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Let's go back to the beginning! In early 2020, after the loss of my first dog, I decided to get involved in the rescue world. It quickly led to me adopting my first rescue dog.


Louie was born in March in the bitter cold of Manitoba, Canada on a reserve. He made his trip to Ontario when he was one and a half years old. It was truly love at first sight.


Falling in love with him sparked a fire in me to dive deeper into the rescue world to help in whatever capacity I can. I jumped in during the midst of COVID, when everyone was getting a dog and rescues across the province and worldwide were busier than ever.


I started volunteering with Fetch + Releash. My first role was Supply Coordinator and quickly moved into the role of Storage/Supplies Manager.


It wasn't long until I started doing the long haul transports to Texas and Tennessee to bring deserving dogs into Canada for their second chance.


These transports happened during the COVID lockdowns when my business was shut down and I had free time.


As of now, I have done two trips to Texas, a 26+ hour drive each way, as well as seven round trips to Tennessee which amounts to about 28+ hours of driving per trip.


These trips allows me to spend time on our partner properties as well as getting to know the wonderful people who are dedicated in caring for the dogs.


These dogs receive all the care they need while they await their opportunity to find a home through partner rescues in Canada. Otherwise, they would be living in the streets or in shelters at risk of euthanasia.

When I wanted to add a second dog to my pack, I decided to foster until I found the perfect fit for my resident dog.


I ended up bringing home my first and second foster dogs on back to back transports from Tennessee.


The first one was Piglet, a 6 month old Feist mix full of energy. He was scooped up by adopters pretty quickly so I headed back to Tennessee.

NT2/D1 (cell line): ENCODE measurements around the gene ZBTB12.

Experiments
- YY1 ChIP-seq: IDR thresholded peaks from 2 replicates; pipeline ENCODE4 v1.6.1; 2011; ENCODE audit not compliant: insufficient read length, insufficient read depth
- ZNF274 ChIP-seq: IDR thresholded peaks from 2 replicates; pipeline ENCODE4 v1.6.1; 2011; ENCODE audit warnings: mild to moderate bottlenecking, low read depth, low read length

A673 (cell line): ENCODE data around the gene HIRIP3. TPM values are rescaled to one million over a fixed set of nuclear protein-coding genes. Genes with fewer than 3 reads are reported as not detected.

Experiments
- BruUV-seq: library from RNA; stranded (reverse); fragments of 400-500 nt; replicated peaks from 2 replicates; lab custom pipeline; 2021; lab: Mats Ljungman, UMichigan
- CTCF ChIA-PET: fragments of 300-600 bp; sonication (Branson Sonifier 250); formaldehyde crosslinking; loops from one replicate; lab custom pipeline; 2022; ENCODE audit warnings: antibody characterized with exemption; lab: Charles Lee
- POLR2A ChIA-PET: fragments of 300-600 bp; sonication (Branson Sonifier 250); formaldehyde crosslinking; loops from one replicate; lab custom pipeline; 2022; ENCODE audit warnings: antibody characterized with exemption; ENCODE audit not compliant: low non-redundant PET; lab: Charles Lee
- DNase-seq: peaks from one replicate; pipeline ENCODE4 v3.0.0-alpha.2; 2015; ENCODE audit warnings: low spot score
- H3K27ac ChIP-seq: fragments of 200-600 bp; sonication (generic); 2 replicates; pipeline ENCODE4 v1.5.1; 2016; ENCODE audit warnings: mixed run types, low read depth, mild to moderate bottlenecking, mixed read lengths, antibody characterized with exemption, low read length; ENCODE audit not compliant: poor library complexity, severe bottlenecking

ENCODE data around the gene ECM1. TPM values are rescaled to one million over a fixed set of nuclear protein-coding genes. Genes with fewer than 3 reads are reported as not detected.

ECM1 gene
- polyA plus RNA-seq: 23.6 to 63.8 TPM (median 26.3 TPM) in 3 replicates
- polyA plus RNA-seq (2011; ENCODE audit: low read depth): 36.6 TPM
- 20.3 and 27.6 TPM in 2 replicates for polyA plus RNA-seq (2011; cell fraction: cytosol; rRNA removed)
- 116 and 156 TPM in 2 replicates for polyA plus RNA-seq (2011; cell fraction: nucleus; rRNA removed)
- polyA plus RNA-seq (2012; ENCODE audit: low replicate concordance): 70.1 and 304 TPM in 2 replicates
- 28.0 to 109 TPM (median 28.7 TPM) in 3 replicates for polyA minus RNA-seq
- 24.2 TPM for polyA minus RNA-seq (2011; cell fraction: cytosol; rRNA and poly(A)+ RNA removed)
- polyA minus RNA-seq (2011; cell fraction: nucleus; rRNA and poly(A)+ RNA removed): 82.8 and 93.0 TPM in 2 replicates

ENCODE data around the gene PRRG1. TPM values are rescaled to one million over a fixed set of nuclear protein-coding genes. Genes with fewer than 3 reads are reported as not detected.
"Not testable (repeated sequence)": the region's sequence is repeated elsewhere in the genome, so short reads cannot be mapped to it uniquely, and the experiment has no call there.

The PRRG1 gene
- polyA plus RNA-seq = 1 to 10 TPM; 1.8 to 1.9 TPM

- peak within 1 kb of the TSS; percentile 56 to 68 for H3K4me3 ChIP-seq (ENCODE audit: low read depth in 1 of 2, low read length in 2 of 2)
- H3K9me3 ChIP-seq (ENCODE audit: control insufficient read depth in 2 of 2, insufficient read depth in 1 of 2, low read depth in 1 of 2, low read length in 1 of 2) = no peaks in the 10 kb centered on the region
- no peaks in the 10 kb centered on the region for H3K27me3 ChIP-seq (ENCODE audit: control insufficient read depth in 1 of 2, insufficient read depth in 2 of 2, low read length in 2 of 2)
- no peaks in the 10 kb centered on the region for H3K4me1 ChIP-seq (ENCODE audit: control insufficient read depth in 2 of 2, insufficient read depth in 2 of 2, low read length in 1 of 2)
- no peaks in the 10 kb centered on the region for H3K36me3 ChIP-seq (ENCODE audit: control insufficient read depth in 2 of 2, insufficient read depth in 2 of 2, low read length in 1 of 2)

Petey was my second foster dog, a tripod,  meaning he only has three legs. He was unfortunately found caught in a large animal trap and his leg couldn't be saved.


To be honest, I had no idea what to do with a 3 legged dog and how he would adapt to my home and resident dog. Petey rode shotgun all the way back to Canada with us. He settled in quickly and I knew he was not just my foster but he was home.


Petey completed our little family!


Eager to get even more involved, I was offered the role of International Intake Lead, specifically with our partner in Tennessee.


I couldn't turn down the opportunity as I developed an everlasting connection with the farm and the incredible humans who cared for the dogs!


Tennessee and its need for help was far too great to turn my back on. 

Unfortunately, RESCUES bleed money and resources in every way!


There is just never enough. Never enough volunteers, fosters, supplies, time and most of all money.


Bills add up fast, mainly with vet costs. When you look at the big picture, it feels like rescues just keep digging a deeper hole of debt that you can't get out of.


Dog rescues do not get any funding from the government so they solely rely on the generosity of people like you and me to donate funds, supplies and their time in order to keep going.


I've seen a lot, more than I ever imagined seeing in a short span of time. Much of which I will never be able to unsee. Some will even haunt me for the rest of my life!


This is why I had to do something, more than I was already doing. I have learned so much about myself and dog rescue through all my experiences. There will never be enough help, but if every step I take even makes a difference for one dog, I wouldn’t change it for the world.


That is how Saving South Paws was born!

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